Skip to content

How to Earn Southwest Status and the Companion Pass With Chase Points

Feb. 11, 2018
11 min read
This post contains references to products from one or more of our advertisers. We may receive compensation when you click on links to those products. Terms apply to the offers listed on this page. For an explanation of our Advertising Policy, visit this page.

Update: Some offers mentioned below are no longer available. View the current offers here.

I travel several times a month, and I always use my points or miles, never cash. In the past, I've resigned myself to traveling without elite status, and even celebrated my non-status. But this year, I've found a way to earn elite status with Southwest, without ever paying for my tickets with cash. And as I'll show you, the net cost in points will be even lower than my previous way of booking award travel.

The Easy Option for Using Chase Points to Book Southwest Flights

Southwest Rapid Rewards is one of nine airline transfer partners in the Chase Ultimate Rewards program, and it doesn't participate in any of the other major flexible rewards transfer programs. In the past, I've earned Southwest points, and the Companion Pass, through the Rapid Rewards credit cards offered by Chase and their generous sign-up bonuses.

When I used up these points, I would simply transfer some of my Ultimate Rewards points to Rapid Rewards points, which are generally worth 1.4 to 1.6 cents each toward any available ticket in the lowest fare class, called "Wanna Get Away." These transfers offer me a decent, although not exceptional, value, while ensuring that all of my bookings are fully changeable and refundable, with no fees. In fact, I regularly get some of my points refunded by rebooking my flights when Southwest has one of its frequent sales. But as with all award flights booked with airline points or miles, I won't earn any credit toward elite status.

Use Ultimate Rewards Points for Southwest Flights, AND Work Toward Status

When you redeem your Ultimate Rewards points through the Chase Ultimate Rewards travel center, your flights will earn points and credit toward elite status on all airlines. However, there are a couple complications with doing this for flights on Southwest. First, Southwest flights don't ever appear in the results on the Ultimate Rewards Travel Center. Yet after you perform a search, you'll see this note buried in the disclaimers: "Some airlines don't offer advance seat selection. Southwest and Allegiant tickets can only be purchased by calling us at 1-855-234-2542."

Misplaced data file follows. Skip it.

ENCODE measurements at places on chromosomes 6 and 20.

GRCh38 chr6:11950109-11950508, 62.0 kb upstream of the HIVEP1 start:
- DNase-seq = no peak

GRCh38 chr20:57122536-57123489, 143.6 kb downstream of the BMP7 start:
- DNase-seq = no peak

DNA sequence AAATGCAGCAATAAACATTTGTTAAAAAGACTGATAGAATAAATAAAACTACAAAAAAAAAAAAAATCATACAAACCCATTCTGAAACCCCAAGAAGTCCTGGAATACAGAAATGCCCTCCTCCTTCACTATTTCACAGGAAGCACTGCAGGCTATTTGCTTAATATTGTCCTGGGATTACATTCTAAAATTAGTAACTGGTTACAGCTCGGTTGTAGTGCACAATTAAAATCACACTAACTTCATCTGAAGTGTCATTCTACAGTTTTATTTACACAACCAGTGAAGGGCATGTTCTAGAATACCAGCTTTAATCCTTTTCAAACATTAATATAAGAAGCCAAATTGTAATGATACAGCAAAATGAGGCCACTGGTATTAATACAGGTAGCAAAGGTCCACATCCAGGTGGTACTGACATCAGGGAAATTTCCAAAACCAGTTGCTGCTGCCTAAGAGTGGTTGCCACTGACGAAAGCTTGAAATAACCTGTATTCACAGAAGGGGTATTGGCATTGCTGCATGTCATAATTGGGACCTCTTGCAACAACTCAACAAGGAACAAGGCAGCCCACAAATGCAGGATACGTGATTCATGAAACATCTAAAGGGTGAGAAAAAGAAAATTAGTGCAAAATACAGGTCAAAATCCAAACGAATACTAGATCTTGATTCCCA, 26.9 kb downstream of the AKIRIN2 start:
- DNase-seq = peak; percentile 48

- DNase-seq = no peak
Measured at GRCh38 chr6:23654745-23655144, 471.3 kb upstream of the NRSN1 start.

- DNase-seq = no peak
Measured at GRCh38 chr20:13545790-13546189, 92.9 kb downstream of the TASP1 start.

So you can book Southwest flights directly using your Ultimate Rewards points, so long as you're willing to endure the call center (more on that later). And when you use your points to book airfare through the Chase Ultimate Rewards travel center, you can supply your frequent flyer number and earn points or miles for your travel, as well as credit toward elite status.

Most Chase cards only offer you 1.25 cents in value per point redeemed, which is usually lower than the value of Rapid Rewards points. Fortunately, the Chase Sapphire Reserve offers you 1.5 cents per point for travel booked through the Chase Ultimate Rewards travel center, which means that you have to re-evaluate when it makes sense to transfer points versus book travel reservations through Chase. Since the 1.5 cents offered by the Chase Ultimate Rewards travel center is about on par with the value of Rapid Rewards points, it might seem like there's no good reason to book with Chase instead of transferring your Ultimate Rewards points to Southwest. However, there are several advantages...

Advantages of Booking Southwest Flights Through the Chase Ultimate Rewards Travel Center

1. Earn elite status. First and foremost, booking your Southwest flights (or those on any other airline) through the Chase Ultimate Rewards travel portal means that you'll earn credit toward elite status, plus the Companion Pass. Chase Ultimate Rewards Travel is effectively just another online travel agency (OTA), and any booking made there will be treated just like one made through another online travel agency such as Expedia or Priceline.